lingering guilt

Nine years ago, I was flying from New York to Seattle on a red eye flight. It was my original departure flight, but only because there were no other flights that would get me home sooner. The night before, our group had finished covering the GGL AmeriCup Finals and we collapsed in a collective heap in the hotel room, recovering our scattered wits before heading out to find some food. It was then my mother called: I needed to get home immediately, because my dad was dying.

I don’t remember much about the trip to New York, any of the coverage, or the trip home. I do remember I had double, triple checked with my parents before I left – I knew my dad was in the hospital, but they insisted he was fine, I should take the trip, and I’d see them when I got home. As my dad was clearly invincible, I knew he would recover .. so I took their advice and went to New York for the first time ever. I had worked my ass off for that trip (it was an internal contest – those who covered the most AmeriCup games online in the weeks leading up to the finals would be sent, and I covered 5-7 games a week to ensure I’d get to go), I had never been to New York, and I was excited. I didn’t want to think about the possibility of my dad dying – who does? – so I went.

I remember sleeping fitfully on the plane ride home, almost sick with fear and lack of sleep. I awoke when our plane landed in DC, and I looked out onto the tarmac. I remember seeing many well-dressed black people in their Sunday best, and wondered how they could stand to wear so many clothes in the sticky late-summer heat. I have no recollection of the flight from DC to Seattle, deplaning and collecting my luggage, and pouring myself into the Mazda – Ed had driven down from Vancouver to pick me up at SeaTac, and then drove us back over the border and to the ferry. I have no idea how he got us through the border, as I was completely out of it – I vaguely remember handing over my passport, and then waking up again as we somehow managed to get a spot on the ferry (we were the last or second to last car allowed on – if we were a movie, it would have been a nail biter).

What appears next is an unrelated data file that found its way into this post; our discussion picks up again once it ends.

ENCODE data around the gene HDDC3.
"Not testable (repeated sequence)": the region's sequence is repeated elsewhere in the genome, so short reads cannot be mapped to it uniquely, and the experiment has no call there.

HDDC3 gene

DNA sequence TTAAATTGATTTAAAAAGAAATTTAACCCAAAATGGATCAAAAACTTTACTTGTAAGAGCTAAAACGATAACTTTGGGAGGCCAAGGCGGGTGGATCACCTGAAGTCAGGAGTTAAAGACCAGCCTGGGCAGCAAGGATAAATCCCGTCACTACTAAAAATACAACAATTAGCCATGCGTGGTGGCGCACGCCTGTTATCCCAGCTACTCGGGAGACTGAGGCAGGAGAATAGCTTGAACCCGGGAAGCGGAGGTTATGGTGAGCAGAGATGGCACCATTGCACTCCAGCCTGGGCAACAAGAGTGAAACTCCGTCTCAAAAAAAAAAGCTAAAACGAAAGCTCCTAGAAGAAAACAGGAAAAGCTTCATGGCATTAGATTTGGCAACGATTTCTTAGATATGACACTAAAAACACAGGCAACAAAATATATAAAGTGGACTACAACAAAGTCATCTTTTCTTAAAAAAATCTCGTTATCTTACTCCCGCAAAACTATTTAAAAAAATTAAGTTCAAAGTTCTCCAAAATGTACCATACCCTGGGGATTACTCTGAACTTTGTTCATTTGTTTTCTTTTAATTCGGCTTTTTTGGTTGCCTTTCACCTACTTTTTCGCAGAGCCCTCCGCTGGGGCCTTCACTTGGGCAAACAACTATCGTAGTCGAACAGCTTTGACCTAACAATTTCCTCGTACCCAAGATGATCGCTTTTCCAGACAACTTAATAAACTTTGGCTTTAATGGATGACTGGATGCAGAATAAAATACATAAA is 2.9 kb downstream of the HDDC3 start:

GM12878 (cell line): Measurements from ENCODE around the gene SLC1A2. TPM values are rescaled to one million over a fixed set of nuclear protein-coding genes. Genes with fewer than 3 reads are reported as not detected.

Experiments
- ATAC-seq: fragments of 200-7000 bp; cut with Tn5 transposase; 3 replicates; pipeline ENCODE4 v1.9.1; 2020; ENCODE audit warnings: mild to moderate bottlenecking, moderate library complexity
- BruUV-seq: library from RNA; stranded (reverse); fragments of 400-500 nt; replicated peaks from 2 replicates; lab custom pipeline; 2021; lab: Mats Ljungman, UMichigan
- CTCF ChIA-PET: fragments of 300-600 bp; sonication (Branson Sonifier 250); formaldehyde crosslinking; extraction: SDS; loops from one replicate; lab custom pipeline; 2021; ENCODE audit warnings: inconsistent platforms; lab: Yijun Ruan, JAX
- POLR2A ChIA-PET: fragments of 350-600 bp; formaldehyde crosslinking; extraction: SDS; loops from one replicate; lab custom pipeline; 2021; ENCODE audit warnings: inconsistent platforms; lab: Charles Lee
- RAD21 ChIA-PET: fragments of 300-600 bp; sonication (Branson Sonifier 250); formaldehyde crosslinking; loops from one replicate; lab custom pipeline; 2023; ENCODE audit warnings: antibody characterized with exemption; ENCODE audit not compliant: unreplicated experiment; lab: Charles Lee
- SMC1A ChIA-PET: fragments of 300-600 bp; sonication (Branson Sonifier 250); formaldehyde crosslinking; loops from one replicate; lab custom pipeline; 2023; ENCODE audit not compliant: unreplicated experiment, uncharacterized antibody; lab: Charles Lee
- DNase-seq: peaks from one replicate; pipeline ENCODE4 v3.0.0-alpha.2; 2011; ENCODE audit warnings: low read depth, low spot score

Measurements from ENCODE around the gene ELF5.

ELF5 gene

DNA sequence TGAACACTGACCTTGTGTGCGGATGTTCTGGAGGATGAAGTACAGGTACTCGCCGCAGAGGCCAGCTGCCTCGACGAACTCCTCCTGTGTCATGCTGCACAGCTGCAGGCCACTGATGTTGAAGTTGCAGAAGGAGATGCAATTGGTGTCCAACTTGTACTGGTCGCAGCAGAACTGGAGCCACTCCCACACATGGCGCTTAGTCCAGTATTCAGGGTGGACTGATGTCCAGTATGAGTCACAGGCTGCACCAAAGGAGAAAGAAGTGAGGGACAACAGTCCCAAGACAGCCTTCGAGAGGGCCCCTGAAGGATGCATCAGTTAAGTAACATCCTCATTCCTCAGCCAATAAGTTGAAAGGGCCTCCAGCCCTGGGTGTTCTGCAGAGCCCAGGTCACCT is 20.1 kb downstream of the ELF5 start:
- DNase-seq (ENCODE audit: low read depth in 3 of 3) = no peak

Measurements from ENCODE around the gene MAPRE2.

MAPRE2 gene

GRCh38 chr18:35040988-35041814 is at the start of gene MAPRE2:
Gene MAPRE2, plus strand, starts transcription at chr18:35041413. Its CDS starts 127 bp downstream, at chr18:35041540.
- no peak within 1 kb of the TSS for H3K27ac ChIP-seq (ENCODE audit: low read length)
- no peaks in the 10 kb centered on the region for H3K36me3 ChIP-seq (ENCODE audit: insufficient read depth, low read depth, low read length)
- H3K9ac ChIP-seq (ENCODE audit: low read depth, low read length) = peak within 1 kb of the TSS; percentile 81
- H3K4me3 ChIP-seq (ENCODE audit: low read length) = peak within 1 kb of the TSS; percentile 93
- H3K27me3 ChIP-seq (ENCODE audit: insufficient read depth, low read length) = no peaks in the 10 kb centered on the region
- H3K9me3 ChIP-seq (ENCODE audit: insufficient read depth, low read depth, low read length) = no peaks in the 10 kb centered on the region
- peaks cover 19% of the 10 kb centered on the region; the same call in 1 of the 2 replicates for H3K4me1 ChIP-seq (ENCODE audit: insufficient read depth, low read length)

I’ve told the rest of the story many times – we got to my dad’s bedside just after ten that night, and he passed away as I held his hand – but what I haven’t shared is the guilt I still feel about going on that trip to New York. I was so worried about letting my team down, missing out on an event, ruining my chances to travel with iTG in the future, that I completely bailed. I don’t remember our last conversation – when I called to ask what I should do, I always spoke to my mom. I’ll always be grateful to the powers in the universe that got me to the hospital before he died, but I feel a lot of guilt about not being there for what turned out to be his last week on this astral plane. I try not to live a life full of regret, but this is one I definitely have. And it sucks.

I miss you, dad.

2 thoughts on “lingering guilt

  1. I was in the room when my father died, in Hospice, and as I was laughing like a hyena as my uncle and I were making completely inappropriate sex jokes, I’m not one to tell someone else not to feel bad. I will say, though, that most dads want to see their baby girls happy and doing things they want to do – and it never matters how old we are, we are always their baby girls – and that knowing that our life will go on, that we will go on reaching for new things we want and doing things that make us happy, makes them happy. It’s been almost 13 years, and I still miss him every day, still think of things I want to say to him, still want to ask him questions. It’s a sucky club to be a member of.

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